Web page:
The Thirty Names of Night began as an intergenerational story about found family, Arab American history, and the silences of our ancestors. I wanted to write about the borders faced by those who came before us: borders of citizenship, yes, but also of language, conditional whiteness, and gender. I wanted to talk about the performance of assimilation, American racism, and the fraught idea of belonging. I wanted to tell a love story in which love was not synonymous with sacrifice. In a world that rarely affords trans people the luxury of existing in their complexity and wholeness, I wanted to show a person of color stepping out of the binary regime of gender without being forced to choose between their Arabness or Muslimness and their queerness. I wanted to inhabit the glorious stretches of open ocean that lie between the casting off of a birth name and the choosing of a new one.
Racialized gender determines the language with which we learn to talk about not only our own embodiment, but also our dreams and our feelings of if we’re worthy of love and connection. It determines how others perceive us and whether we have control over the choice to be visible—which means that to write as a trans person is to interrogate not only what it means to be human, but also who is granted or denied their humanity. Written out of history, queer and trans people have studied the archives and found ourselves painted over in plain sight. We have written ourselves into the silences, reinventing the machinery of the narrative in order to inhabit it.
These were tasks I took seriously during the writing of The Thirty Names of Night. At the start of the novel, the nameless protagonist scribbles out the name that appears, by force of literary convention, at the top of every chapter. Nadir is aware of the (cis) reader’s desire for his deadname. In a counter-erasure that serves as a foil to the scribbling out of a lover’s name in the diary of the Syrian American bird artist Laila Z, Nadir critiques the reader’s desire for disclosure by refusing to acquiesce to it. There is an intimacy to these crossed-out names, each one hand-scribbled by me, that invites the reader to see Nadir as he sees himself. Through this deliberate objection, Nadir turns a would-be oppressive erasure into the very means of his own liberation. Only there, in the space made by this refusal, can he reclaim his power and name himself.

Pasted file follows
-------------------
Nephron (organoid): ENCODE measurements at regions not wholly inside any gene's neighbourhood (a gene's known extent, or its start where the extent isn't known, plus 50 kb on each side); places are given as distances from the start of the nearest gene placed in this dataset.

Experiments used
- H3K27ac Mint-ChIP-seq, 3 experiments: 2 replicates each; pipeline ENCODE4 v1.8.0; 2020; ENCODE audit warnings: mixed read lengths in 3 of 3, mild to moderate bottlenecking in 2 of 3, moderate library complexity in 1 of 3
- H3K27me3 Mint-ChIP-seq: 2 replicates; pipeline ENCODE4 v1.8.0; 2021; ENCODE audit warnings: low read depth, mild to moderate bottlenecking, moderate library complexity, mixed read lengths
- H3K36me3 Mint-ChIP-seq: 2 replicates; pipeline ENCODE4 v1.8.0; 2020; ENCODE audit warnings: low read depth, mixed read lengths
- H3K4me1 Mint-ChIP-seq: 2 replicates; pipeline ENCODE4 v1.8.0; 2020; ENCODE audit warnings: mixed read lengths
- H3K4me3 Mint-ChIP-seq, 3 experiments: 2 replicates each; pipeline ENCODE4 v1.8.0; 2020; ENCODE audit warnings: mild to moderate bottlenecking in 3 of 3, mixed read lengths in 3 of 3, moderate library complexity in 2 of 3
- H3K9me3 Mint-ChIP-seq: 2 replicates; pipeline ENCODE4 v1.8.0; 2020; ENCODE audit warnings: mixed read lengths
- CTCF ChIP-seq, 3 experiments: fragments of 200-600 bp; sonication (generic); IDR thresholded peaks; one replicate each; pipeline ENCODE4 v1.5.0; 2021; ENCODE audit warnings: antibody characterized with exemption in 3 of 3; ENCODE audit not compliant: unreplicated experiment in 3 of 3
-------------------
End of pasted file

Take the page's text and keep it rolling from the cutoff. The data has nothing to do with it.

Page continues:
We are living in a time when trans writers are claiming the space to tell our own stories on our own terms. We are seizing the freedom to interrogate and reject narratives that describe cis people’s experiences of us, rather than our own experiences of ourselves. We want more than performative allyship—we want to speak, in order to shape a future where we might thrive. In the face of record violence against Black and Latinx trans women and increasing legislation criminalizing being trans in public spaces, it is no small thing to write stories about trans joy, complexity, and love. It is an act of defiance to say that trans lives and transness are sacred. The novel is a site of possibility, and in claiming it for ourselves, trans, Two-Spirit, and genderqueer writers—who are creating some of the most exciting and innovative literature of our times—are only just beginning to explore its potential as a tool with which to dream our freedom.
If you’re looking for a place to start, here are six varied and celebrated novels (and one anthology) to read right now.